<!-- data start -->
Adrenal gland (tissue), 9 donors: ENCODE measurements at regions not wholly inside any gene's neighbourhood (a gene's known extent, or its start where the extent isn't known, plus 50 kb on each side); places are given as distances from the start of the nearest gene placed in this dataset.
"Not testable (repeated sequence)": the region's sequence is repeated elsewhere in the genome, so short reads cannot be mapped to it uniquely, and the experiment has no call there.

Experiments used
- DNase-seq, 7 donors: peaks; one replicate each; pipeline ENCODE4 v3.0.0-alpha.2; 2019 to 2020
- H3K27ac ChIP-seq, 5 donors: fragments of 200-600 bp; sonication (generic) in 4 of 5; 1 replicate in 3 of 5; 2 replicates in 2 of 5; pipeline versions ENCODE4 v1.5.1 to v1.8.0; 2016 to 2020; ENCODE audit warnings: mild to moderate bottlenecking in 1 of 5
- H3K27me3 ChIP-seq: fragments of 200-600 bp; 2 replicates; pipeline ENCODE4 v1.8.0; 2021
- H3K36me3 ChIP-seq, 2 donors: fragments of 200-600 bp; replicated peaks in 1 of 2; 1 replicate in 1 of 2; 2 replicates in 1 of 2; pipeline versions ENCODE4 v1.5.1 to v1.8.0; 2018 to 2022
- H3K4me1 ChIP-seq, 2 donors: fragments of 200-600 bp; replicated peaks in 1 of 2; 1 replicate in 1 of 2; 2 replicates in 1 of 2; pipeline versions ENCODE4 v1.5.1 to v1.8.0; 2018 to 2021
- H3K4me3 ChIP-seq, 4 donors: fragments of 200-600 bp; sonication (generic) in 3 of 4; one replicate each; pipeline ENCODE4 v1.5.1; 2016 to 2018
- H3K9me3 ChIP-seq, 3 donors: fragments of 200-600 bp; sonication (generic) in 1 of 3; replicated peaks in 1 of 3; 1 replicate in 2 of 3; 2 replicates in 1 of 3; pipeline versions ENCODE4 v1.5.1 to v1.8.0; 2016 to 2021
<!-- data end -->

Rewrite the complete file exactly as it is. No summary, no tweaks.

Adrenal gland (tissue), 9 donors: ENCODE measurements at regions not wholly inside any gene's neighbourhood (a gene's known extent, or its start where the extent isn't known, plus 50 kb on each side); places are given as distances from the start of the nearest gene placed in this dataset.
"Not testable (repeated sequence)": the region's sequence is repeated elsewhere in the genome, so short reads cannot be mapped to it uniquely, and the experiment has no call there.

Experiments used
- DNase-seq, 7 donors: peaks; one replicate each; pipeline ENCODE4 v3.0.0-alpha.2; 2019 to 2020
- H3K27ac ChIP-seq, 5 donors: fragments of 200-600 bp; sonication (generic) in 4 of 5; 1 replicate in 3 of 5; 2 replicates in 2 of 5; pipeline versions ENCODE4 v1.5.1 to v1.8.0; 2016 to 2020; ENCODE audit warnings: mild to moderate bottlenecking in 1 of 5
- H3K27me3 ChIP-seq: fragments of 200-600 bp; 2 replicates; pipeline ENCODE4 v1.8.0; 2021
- H3K36me3 ChIP-seq, 2 donors: fragments of 200-600 bp; replicated peaks in 1 of 2; 1 replicate in 1 of 2; 2 replicates in 1 of 2; pipeline versions ENCODE4 v1.5.1 to v1.8.0; 2018 to 2022
- H3K4me1 ChIP-seq, 2 donors: fragments of 200-600 bp; replicated peaks in 1 of 2; 1 replicate in 1 of 2; 2 replicates in 1 of 2; pipeline versions ENCODE4 v1.5.1 to v1.8.0; 2018 to 2021
- H3K4me3 ChIP-seq, 4 donors: fragments of 200-600 bp; sonication (generic) in 3 of 4; one replicate each; pipeline ENCODE4 v1.5.1; 2016 to 2018
- H3K9me3 ChIP-seq, 3 donors: fragments of 200-600 bp; sonication (generic) in 1 of 3; replicated peaks in 1 of 3; 1 replicate in 2 of 3; 2 replicates in 1 of 3; pipeline versions ENCODE4 v1.5.1 to v1.8.0; 2016 to 2021